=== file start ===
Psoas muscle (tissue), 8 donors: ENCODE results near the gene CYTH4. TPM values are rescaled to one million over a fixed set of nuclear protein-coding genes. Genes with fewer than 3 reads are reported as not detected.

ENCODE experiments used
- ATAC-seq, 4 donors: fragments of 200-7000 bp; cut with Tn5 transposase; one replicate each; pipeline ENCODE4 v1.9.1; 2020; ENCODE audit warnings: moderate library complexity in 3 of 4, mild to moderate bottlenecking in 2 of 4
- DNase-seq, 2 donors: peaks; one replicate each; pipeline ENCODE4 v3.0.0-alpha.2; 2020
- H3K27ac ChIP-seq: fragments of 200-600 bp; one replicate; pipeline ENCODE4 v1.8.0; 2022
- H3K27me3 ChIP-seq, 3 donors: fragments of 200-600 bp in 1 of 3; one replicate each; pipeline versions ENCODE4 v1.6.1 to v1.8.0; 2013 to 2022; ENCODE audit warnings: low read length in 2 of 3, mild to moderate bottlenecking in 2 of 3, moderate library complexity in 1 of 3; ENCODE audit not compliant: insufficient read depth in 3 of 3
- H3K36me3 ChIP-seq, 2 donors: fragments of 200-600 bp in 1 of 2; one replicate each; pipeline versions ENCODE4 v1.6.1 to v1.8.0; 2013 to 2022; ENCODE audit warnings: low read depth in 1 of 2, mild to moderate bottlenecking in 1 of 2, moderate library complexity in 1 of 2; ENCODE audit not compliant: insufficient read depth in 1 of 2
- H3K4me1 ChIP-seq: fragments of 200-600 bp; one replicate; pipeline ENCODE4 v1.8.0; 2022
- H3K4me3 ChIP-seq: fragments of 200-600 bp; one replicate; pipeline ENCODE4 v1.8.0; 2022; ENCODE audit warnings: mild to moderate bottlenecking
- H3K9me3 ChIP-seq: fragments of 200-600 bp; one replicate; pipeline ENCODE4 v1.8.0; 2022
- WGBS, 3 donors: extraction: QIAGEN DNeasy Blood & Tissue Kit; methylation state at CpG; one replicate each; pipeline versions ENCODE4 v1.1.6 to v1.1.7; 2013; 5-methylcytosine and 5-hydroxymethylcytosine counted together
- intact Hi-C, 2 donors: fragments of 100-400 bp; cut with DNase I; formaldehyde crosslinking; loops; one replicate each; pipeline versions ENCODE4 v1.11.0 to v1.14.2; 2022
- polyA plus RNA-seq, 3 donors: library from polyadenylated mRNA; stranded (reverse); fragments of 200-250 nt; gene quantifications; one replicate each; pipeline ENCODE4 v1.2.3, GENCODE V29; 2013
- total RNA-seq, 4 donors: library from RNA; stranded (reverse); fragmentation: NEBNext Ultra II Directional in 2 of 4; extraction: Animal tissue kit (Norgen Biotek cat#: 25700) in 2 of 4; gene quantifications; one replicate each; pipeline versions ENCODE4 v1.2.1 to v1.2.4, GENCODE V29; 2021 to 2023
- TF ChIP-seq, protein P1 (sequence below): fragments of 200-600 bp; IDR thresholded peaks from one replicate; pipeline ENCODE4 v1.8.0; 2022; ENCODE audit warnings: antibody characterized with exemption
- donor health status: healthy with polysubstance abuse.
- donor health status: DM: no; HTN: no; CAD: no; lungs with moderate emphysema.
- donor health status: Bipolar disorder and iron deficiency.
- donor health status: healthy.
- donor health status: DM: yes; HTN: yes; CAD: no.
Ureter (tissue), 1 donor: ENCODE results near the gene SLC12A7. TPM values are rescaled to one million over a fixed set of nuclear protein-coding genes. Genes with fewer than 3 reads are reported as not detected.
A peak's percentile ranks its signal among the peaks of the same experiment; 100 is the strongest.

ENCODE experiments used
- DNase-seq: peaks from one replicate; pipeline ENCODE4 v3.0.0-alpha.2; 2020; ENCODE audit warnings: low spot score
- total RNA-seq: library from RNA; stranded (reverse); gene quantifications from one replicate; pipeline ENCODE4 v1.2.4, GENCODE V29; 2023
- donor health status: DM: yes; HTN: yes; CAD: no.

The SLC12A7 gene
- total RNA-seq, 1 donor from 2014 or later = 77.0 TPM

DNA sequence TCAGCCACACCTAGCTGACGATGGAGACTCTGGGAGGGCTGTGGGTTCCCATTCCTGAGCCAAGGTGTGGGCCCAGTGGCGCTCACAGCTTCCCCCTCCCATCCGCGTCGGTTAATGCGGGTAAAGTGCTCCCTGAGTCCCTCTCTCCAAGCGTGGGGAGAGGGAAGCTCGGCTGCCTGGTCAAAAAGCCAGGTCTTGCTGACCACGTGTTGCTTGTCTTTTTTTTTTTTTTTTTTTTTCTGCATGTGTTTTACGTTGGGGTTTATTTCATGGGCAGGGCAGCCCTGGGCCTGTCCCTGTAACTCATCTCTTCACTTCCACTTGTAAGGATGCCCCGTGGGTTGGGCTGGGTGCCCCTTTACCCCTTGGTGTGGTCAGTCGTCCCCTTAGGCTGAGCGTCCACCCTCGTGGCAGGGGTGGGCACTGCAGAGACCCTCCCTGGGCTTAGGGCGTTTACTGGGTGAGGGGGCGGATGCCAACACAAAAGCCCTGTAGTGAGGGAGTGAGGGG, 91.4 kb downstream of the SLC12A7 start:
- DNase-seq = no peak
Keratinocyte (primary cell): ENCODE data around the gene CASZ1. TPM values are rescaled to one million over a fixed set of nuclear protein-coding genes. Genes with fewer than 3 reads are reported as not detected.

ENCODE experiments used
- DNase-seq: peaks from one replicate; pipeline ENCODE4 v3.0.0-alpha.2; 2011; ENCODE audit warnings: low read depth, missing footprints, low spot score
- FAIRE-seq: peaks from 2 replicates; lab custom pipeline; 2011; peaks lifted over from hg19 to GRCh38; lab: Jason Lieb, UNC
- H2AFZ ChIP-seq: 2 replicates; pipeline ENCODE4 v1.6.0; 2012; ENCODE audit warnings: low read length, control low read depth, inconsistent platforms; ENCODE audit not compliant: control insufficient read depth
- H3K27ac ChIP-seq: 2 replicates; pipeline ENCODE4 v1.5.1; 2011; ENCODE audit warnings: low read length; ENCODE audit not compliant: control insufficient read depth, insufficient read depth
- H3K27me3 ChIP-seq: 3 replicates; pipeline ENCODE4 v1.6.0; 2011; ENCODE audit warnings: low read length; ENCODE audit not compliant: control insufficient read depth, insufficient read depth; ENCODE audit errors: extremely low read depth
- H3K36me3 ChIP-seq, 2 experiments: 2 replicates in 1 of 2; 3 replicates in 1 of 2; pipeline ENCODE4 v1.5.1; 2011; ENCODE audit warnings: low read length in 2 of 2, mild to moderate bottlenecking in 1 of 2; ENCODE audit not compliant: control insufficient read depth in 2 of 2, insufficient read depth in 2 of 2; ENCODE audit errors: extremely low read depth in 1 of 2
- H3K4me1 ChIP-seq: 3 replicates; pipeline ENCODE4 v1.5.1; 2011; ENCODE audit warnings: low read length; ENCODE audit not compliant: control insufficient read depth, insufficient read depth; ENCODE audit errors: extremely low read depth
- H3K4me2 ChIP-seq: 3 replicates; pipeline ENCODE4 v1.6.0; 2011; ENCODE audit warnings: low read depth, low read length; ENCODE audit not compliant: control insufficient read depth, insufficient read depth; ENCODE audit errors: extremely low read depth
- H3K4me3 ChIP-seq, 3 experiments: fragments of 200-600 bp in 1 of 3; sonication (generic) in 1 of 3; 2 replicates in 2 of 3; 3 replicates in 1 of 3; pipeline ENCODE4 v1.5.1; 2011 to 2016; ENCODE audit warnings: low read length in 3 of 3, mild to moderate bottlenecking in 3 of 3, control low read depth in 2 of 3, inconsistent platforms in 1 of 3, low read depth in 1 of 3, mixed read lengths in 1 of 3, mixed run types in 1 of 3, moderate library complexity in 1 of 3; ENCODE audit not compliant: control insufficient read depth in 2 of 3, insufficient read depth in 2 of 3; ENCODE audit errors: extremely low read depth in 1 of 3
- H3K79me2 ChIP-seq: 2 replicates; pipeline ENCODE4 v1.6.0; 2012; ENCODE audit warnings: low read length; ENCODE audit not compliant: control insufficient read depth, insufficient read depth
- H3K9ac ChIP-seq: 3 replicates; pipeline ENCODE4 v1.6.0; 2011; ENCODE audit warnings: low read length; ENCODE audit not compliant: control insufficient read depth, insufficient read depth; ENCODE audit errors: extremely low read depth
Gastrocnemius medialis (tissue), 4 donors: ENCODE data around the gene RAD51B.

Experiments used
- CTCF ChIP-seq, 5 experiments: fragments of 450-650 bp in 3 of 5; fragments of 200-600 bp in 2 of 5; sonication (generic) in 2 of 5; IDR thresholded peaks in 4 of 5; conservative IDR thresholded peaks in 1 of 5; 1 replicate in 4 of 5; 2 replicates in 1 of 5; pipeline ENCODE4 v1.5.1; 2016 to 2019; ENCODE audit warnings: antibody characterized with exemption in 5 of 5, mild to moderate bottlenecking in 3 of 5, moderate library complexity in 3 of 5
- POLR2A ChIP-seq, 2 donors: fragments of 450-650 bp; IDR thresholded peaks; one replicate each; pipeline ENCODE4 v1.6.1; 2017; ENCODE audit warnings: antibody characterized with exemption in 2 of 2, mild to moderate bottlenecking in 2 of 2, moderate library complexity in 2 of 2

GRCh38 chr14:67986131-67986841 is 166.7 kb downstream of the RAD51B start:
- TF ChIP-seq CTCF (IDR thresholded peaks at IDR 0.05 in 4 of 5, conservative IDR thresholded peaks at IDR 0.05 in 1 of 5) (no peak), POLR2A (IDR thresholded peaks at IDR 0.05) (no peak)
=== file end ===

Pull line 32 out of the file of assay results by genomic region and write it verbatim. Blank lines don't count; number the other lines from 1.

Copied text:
ENCODE experiments used